At Holden Village, we’re oblivious to what the fashion capitals of the world are dictating. Our style statement for summer is orange—bright neon safety orange.
Nature’s paintbrush continues its usual lavish décor around the village: sky of blue, forest of varied greens and wildflowers in a riot of colors along the trails. The human paintbrush, however, is applying orange and its neon cousins, lime-green and yellow, to clothing, fences, signs and even a few fingernails.
Neon orange is endemic to construction sites, which describes Holden during this time of massive clean-up of pollution left from earlier mining days. More than a glaring way to get people’s attention, orange has become a symbol. Just as red, white and blue evoke certain feelings, orange for Holden Villagers has come to signify a time and feeling of renewal, friendship and laughter. A popular character in village festivities is a 12-foot-tall puppet dressed in orange safety vest and hard hat.
Recently an 11-year-old villager bounced into his parents’ chalet, delighted to show off his freshly-painted orange fingernails.
“They’re my PPE!” he happily explained. That’s “Personal Protective Equipment.” Even the lingo of construction is infiltrating the village. A group of Holden staff had decided orange fingernail paint would signal solidarity with mine remediation workers.
The Holden community is usually pretty homogenous, made up of folks — generally Lutherans — seeking a time of renewal and recreation. These days the community is more diverse: a small, long-term staff trying to maintain a thread of continuity; short-term volunteers coming for a week or more to help upgrade the village’s 75-year-old facilities and infrastructure, and—the largest group—mine remediation workers along with the people who feed and provide support services.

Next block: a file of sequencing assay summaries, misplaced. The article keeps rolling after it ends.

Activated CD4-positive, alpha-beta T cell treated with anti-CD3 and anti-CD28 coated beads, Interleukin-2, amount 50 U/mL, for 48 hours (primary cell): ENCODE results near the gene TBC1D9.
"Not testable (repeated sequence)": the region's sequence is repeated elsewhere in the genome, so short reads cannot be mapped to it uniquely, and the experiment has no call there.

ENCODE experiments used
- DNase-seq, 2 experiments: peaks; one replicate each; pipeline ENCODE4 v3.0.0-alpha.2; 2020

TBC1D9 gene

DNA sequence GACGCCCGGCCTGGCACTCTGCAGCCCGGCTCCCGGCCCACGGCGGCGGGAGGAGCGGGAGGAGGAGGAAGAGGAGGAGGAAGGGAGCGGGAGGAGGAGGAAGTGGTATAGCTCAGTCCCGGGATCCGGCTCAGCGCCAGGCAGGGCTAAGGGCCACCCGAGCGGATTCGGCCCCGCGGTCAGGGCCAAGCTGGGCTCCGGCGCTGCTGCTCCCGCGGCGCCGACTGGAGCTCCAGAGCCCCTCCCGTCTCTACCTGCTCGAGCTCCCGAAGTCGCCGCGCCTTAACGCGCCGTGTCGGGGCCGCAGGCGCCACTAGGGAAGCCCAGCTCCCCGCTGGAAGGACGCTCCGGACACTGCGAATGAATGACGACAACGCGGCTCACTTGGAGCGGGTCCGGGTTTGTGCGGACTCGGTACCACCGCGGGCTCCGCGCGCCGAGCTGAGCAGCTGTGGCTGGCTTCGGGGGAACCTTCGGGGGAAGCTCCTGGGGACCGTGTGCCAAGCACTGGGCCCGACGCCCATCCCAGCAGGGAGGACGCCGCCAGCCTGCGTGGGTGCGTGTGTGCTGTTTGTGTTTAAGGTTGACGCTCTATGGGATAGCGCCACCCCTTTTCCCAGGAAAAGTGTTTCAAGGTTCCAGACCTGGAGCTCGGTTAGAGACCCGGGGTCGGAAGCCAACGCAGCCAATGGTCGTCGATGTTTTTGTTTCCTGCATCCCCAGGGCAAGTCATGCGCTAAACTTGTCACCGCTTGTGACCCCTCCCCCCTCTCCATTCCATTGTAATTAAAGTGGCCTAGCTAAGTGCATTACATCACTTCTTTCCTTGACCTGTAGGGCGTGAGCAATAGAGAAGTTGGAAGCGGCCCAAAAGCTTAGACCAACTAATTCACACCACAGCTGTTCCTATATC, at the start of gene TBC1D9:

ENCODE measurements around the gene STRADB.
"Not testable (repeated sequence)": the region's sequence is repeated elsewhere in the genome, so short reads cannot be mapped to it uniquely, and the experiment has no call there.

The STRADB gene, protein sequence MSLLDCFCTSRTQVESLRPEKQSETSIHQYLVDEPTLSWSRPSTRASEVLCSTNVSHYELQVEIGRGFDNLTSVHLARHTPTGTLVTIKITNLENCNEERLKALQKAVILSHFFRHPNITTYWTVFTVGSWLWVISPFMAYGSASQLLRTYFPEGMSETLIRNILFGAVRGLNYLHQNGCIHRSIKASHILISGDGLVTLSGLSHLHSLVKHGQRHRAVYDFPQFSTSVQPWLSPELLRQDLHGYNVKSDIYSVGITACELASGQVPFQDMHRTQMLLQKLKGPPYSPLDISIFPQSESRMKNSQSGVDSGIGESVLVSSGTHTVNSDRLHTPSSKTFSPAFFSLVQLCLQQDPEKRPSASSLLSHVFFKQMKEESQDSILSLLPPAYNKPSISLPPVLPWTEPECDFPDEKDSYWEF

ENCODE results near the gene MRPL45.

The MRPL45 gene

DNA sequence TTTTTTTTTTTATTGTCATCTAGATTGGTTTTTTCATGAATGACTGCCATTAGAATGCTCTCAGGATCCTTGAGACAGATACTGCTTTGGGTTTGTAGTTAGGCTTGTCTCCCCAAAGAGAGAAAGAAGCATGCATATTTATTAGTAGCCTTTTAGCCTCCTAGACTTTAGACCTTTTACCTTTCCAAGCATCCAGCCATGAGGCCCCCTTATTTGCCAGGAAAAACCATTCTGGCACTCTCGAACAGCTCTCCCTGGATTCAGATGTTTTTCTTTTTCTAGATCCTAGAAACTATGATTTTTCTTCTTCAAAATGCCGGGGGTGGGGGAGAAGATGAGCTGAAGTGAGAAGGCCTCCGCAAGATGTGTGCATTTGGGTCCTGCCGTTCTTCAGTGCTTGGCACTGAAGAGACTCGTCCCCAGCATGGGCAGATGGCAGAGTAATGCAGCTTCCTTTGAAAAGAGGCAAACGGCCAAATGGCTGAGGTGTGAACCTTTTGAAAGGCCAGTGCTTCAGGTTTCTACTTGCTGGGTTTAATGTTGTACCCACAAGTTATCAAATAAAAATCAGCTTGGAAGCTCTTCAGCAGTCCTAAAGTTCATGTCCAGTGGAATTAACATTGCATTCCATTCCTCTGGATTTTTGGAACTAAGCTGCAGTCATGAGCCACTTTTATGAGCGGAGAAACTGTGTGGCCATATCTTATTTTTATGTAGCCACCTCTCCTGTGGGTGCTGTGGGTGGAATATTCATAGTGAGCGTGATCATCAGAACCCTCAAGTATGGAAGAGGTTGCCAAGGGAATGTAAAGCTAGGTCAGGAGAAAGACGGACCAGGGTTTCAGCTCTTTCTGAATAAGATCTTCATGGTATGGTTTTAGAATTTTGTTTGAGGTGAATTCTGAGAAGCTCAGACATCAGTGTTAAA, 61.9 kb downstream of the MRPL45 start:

Throughout its 50-plus year history, Holden Village has maintained that no matter who you are or what your purpose for coming, once you arrive you are a “Villager.” No litmus test, no pledge to sign. You’re simply one of us. That credo is being enforced with spirited intent, especially now that traditional villagers are in a minority. Nobody here is a stranger, or at least that’s the goal.
It’s not always easy to get to know our neighbors, who work long hours, eat earlier in the morning and later at night. We don’t schedule “mixers,” but the workers are invited to evening classes, worship and other events. Occasionally, a few show up. More likely, they hang out with us in the pool hall or snack bar, always likely places for one-on-one conversation.
Before orange, the perennial fashion statement at Holden was tie-dye. Villagers love to tell the story about a delegation of corporate executives who came to Holden during the early days of the remediation project. They showed up wearing suits and buttoned-down white shirts. Mind you, this is the edge of the wilderness. After a few days here, they returned to their corporate offices wearing those same shirts, which they had tie-dyed.
No matter why you come to Holden, the place changes you.
Mary Koch, Omak, is living and working at Holden as the village’s communications coordinator during the Holden Mine Remediation Project. She can be reached at firstname.lastname@example.org